The cells may be generally tubular and may be individually formed and restrained onto a base sheet to form the alternating pressure pad or the pressure pad may be made from top and bottom sheet material welded together to define alternately inflatable cells. The sets of cells are alternately supplied with fluid by the pump 4 via a conventional rotary valve 11. Instead of a rotary valve, conventional solenoids may be used to perform the same function.
Additionally, as shown in FIGS. 4 and 5, the pad base sheet may include securing straps 20 to secure the pad and base sheet to a support base, for example, a bed base. The securing straps 38 consist of a first portion 21 attached to the pad base sheet and a second portion 22 connected to the first portion comprising two segments 22 a and 22 b which are arranged to secure together around a bed base part. The first and second portions may be of eg. Velcro material.
The first portion also includes an energy absorbing loop 21 a before it joins with the second portion or alternatively, the loop 21 a may be replaced by a series of folds 21 c to perform the same function. With the energy absorption loop 21 a or the folds all load applied to the pad and hence the base sheet via the straps 23 will initially “open” the loop/folds before reaching the strap and pad base sheet join, thereby reducing the incidences of tearing of the strap or pad base sheet at their join.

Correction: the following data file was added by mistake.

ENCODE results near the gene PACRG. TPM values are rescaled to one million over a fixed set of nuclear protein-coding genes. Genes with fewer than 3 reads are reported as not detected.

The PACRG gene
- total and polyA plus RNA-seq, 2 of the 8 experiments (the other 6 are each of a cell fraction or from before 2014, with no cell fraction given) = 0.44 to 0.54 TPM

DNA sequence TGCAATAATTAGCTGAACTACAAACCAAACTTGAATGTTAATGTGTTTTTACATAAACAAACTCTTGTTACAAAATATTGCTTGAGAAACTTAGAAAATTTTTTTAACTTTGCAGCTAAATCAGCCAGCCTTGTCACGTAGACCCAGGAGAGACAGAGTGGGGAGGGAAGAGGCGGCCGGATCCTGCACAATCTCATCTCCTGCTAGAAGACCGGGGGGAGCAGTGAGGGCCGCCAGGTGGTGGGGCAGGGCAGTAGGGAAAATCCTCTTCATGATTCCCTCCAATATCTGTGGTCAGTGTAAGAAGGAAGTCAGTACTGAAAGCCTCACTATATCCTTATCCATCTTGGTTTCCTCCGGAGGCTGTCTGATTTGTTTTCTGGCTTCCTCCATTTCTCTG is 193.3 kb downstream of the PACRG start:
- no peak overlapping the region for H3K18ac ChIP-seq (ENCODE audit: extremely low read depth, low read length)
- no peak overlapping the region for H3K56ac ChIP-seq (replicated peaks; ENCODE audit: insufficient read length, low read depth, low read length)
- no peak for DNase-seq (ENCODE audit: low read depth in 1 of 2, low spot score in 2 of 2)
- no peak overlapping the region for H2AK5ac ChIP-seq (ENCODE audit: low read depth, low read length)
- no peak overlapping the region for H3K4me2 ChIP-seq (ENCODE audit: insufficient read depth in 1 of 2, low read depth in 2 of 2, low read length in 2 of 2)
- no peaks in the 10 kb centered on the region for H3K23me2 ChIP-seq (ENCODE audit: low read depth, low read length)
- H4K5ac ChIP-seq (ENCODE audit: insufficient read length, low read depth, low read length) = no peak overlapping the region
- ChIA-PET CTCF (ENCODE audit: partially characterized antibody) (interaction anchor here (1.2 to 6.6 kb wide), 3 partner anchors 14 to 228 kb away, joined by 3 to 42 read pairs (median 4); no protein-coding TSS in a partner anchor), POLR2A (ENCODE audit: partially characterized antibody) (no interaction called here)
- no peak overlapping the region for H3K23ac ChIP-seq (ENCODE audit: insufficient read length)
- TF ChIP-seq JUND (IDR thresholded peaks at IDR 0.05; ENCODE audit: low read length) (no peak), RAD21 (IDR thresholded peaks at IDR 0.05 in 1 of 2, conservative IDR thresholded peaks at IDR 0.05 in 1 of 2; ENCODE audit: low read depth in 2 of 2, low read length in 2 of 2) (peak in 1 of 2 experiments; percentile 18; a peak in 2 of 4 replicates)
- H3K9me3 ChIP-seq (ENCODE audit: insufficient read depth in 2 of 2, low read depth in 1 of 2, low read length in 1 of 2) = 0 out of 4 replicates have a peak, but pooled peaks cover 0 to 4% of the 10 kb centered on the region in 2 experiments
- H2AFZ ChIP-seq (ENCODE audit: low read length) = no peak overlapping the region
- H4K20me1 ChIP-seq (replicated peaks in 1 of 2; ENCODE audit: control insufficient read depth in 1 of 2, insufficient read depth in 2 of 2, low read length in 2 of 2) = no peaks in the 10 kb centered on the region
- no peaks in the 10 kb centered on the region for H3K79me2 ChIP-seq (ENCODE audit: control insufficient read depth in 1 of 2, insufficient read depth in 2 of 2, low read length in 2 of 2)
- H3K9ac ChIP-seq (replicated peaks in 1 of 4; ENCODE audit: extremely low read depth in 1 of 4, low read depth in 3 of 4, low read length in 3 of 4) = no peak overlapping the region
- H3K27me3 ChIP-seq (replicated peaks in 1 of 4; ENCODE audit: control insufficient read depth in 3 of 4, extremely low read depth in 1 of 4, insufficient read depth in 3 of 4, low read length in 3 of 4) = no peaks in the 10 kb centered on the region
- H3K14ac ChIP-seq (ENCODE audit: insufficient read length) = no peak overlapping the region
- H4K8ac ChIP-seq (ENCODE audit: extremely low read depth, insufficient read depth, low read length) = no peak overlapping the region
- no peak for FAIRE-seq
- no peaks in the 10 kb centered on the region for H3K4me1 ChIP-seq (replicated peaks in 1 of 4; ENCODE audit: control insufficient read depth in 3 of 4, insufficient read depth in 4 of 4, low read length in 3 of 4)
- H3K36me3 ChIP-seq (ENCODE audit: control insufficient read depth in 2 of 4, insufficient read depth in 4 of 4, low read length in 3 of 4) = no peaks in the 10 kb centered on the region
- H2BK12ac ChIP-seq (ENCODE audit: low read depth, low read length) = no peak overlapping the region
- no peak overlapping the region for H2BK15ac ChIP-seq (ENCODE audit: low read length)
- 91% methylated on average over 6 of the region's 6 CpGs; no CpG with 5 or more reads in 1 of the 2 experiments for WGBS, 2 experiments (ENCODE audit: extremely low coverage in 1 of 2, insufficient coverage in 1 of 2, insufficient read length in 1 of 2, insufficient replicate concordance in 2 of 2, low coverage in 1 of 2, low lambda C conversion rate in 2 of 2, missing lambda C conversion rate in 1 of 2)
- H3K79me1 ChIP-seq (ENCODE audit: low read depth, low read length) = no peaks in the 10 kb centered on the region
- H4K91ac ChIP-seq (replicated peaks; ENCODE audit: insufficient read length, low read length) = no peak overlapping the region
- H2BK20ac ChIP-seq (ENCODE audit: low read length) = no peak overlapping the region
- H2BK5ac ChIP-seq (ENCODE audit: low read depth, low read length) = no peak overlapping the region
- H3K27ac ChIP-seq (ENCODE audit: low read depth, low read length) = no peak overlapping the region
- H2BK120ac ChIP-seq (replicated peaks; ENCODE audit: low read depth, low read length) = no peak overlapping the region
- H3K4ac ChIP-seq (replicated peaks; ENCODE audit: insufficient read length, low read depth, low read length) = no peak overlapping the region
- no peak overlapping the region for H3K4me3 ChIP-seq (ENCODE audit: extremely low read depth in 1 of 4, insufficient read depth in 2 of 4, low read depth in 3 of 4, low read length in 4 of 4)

Each strap 23 is further provided with a sheet clip 24 at the first portion thereof to retain in place a sheet covering the pad. The clip 24 is releasably attached to the first portion 21 and is held in place by a detent 25 located at the join of the first 21 and second 22 portions. Pull of the clip 24 in the direction of securement of the sheets only further secures the clip 24 against the detent 25. However, the clip 24 can be removed easily sliding it along the first portion 21 to its end and replaced if required. Normally, in the event of sheet clips being damaged or broken, the whole of the pad base sheet or the associated straps had to be replaced.
It will be appreciated that all of the the embodiments described could easily be adapted for use in a segmented pressure pad arrangement so that the heel portions are supported without the risk of pressure sores.
It is envisaged that the present invention could be utilised not only in the medical field in the form of a pad or mattress but also in other fields where optimum support of the bony protruberances of a body is required.
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|U.S. Classification||5/713, 5/706, 5/710|
|International Classification||A47C27/08, A61G7/057, A47C27/10|
|May 3, 1999||AS||Assignment|
Owner name: HUNTLEIGH TECHNOLOGY, PLC, UNITED KINGDOM
Free format text: ASSIGNMENT OF ASSIGNORS INTEREST;ASSIGNORS:COOK, STEPHEN JOHN;DAUGHTERY, CHRISTOPHER JOHN;REEL/FRAME:009969/0026
Effective date: 19980209
|May 21, 2002||CC||Certificate of correction|
|Aug 26, 2005||FPAY||Fee payment|
Year of fee payment: 4
|May 10, 2007||AS||Assignment|
Owner name: HUNTLEIGH TECHNOLOGY LIMITED, UNITED KINGDOM
Free format text: CHANGE OF NAME;ASSIGNOR:HUNTLEIGH TECHNOLOGY PLC;REEL/FRAME:019265/0580
Effective date: 20070419
|Aug 26, 2009||FPAY||Fee payment|
Year of fee payment: 8
|Aug 8, 2013||FPAY||Fee payment|
Year of fee payment: 12